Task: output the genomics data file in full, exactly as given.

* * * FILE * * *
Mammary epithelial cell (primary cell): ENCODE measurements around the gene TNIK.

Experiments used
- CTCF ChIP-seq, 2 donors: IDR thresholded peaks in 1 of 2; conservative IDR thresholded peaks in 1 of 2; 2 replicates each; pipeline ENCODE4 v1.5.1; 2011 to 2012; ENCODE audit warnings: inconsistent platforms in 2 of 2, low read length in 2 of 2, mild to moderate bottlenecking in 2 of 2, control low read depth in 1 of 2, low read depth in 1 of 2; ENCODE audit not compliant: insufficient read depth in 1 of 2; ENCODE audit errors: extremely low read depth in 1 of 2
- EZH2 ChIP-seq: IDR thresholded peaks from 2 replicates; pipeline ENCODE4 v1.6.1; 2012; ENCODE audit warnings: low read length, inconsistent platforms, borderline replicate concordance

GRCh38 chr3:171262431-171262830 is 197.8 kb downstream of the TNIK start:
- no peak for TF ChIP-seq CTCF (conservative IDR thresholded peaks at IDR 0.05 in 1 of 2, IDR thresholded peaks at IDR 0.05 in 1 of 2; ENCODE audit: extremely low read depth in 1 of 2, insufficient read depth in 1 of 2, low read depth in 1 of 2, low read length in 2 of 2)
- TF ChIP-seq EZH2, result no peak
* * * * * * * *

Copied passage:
Mammary epithelial cell (primary cell): ENCODE measurements around the gene TNIK.

Experiments used
- CTCF ChIP-seq, 2 donors: IDR thresholded peaks in 1 of 2; conservative IDR thresholded peaks in 1 of 2; 2 replicates each; pipeline ENCODE4 v1.5.1; 2011 to 2012; ENCODE audit warnings: inconsistent platforms in 2 of 2, low read length in 2 of 2, mild to moderate bottlenecking in 2 of 2, control low read depth in 1 of 2, low read depth in 1 of 2; ENCODE audit not compliant: insufficient read depth in 1 of 2; ENCODE audit errors: extremely low read depth in 1 of 2
- EZH2 ChIP-seq: IDR thresholded peaks from 2 replicates; pipeline ENCODE4 v1.6.1; 2012; ENCODE audit warnings: low read length, inconsistent platforms, borderline replicate concordance

GRCh38 chr3:171262431-171262830 is 197.8 kb downstream of the TNIK start:
- no peak for TF ChIP-seq CTCF (conservative IDR thresholded peaks at IDR 0.05 in 1 of 2, IDR thresholded peaks at IDR 0.05 in 1 of 2; ENCODE audit: extremely low read depth in 1 of 2, insufficient read depth in 1 of 2, low read depth in 1 of 2, low read length in 2 of 2)
- TF ChIP-seq EZH2, result no peak